If you resell your home within 10 years, the new purchaser can tack to the current policy (saving them a little money) but, more importantly, if you have a claim against you that could cloud the title of your home, you will need to get in touch of your Title Insurance company right away. I wish there was something that the Title Insurance Companies would send out annually to say “hey – you have this…” but they don’t so it’s up to you.
If you purchased a single family property, hopefully you also spent a few hundred extra dollars to obtain a survey. This will be essential to have at the ready whenever you are planning to make improvements to your property such as add an additional or fence (most municipalities will want to see your improvement drawn on a survey). This will be given to you either at closing or before directly from the surveyor and should be kept someplace where it can be easily accessed. Originals are not needed so scan a copy to keep where you store other important documents online and then file it away with your other documents.
4. Old Appraisal
I usually get dirty looks when I ask a homeowner for their old appraisal as none of the information in the file is of much value beyond the closing. However, almost all appraisals will have a measurement contained within of your home’s heated square footage. This is great information for when you are eventually selling, looking to refinance or appealing a property tax bill.
After your Deed is recorded with the local Register of Deeds from the purchase of your home, you will receive a copy in the mail usually 7-14 days after. This isn’t a critical document to keep since it is recorded at the courthouse. However, I’ve noticed a trend of scammers offering to sell you this information – which is readily available for FREE. Yes – ABSOLUTELY FREE! The only time you have to pay for a Deed is if you go to the courthouse and you have to pay a nominal fee to print the document out. However, almost all Register of Deeds offices post this online (which is how the scammers know you purchased a house).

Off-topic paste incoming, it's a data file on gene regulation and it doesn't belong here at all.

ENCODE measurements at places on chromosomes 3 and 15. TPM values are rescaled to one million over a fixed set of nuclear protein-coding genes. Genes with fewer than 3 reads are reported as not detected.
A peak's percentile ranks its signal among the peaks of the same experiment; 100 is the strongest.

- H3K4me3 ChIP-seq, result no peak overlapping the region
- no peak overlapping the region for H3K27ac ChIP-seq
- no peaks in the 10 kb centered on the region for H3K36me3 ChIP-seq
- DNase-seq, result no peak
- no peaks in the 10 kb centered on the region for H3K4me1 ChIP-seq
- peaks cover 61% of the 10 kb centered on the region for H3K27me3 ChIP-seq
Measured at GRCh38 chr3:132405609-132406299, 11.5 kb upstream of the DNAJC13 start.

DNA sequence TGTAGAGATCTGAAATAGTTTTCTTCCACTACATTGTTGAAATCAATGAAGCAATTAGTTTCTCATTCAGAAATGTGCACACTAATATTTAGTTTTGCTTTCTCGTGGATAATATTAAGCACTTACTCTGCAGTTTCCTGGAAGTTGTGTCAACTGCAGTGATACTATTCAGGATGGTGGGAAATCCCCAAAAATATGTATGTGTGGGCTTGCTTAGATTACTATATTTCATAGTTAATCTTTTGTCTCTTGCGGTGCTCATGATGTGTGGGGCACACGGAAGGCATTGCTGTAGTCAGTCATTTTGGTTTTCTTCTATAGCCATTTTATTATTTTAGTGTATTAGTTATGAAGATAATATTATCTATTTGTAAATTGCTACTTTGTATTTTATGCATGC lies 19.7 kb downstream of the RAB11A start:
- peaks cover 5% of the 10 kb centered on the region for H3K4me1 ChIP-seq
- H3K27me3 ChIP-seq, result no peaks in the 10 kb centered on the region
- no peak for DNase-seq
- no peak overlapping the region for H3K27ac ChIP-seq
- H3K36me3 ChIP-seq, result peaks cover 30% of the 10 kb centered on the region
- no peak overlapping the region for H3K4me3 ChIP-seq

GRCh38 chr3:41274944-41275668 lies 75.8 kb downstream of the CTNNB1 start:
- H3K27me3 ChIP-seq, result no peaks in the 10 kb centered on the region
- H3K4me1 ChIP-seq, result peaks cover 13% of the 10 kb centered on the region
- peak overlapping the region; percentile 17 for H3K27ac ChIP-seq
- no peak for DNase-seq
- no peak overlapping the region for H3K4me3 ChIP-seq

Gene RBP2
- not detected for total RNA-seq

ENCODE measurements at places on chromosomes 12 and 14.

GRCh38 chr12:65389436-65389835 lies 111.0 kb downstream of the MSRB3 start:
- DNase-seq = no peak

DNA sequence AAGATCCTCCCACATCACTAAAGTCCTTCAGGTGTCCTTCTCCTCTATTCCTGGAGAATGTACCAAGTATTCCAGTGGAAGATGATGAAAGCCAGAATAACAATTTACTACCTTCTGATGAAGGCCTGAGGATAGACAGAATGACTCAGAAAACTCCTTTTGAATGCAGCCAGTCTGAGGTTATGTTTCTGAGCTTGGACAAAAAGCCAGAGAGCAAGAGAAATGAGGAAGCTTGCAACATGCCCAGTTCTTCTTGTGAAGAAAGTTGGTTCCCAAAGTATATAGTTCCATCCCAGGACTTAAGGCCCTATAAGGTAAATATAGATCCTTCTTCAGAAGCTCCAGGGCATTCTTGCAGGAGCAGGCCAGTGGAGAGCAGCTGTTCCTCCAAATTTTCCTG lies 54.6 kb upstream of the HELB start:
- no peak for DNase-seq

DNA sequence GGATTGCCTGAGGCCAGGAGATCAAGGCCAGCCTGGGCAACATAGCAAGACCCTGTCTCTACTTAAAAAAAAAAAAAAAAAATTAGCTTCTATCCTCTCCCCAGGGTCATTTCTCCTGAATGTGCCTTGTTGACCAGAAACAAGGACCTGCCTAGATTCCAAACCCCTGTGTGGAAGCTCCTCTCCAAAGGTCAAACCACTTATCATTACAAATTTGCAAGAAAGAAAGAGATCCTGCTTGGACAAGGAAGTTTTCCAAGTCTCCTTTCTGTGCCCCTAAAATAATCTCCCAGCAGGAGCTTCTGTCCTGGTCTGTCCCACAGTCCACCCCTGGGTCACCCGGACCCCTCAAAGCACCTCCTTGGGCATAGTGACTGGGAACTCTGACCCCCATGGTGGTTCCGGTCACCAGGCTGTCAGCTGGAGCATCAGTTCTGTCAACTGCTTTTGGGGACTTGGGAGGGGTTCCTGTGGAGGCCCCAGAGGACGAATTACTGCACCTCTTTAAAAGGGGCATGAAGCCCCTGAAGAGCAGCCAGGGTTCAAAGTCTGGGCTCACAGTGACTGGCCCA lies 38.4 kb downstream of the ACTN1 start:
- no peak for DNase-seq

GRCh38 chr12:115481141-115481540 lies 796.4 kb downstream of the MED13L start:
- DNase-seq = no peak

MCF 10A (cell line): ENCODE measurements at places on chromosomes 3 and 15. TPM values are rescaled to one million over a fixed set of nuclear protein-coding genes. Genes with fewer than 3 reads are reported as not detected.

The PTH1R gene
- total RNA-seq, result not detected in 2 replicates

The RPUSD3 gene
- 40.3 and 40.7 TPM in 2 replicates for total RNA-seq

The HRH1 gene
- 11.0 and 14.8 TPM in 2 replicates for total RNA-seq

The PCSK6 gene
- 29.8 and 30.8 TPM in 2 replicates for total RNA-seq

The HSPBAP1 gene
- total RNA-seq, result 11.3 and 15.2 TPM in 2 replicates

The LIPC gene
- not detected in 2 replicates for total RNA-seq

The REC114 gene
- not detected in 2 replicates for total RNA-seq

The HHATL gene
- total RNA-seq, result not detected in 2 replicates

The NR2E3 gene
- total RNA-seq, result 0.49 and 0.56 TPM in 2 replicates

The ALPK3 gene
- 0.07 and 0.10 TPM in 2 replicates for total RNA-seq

6. IF YOU HAVE A SEPTIC – Septic Permit
Septic systems are permitted through your local Health Department however their record keeping can be spotty at best. As a result, it’s a good idea to keep a copy of your septic permit so that you know the location of your system, the design and how many bedrooms it’s permitted for. Also, if there are issues, having the installer’s information is useful.
7. IF YOU PURCHASED A NEW CONSTRUCTION HOME – Lots of pictures pre-drywall
During the construction phase, I highly recommend scheduling a site visit with the Builder and taking lots of high resolution pictures of each room before the drywall goes up. This can be done at the same time you’re having your independent inspector tour the home before the drywall (and no – the county permit process is not the same as a home inspector). This is extremely useful information to have when you are making repairs and improvements to your home since the only other way to see inside the wall is to take down the drywall. Taking an hour to take detailed photos of each room of your house can go a long way to saving you down the road.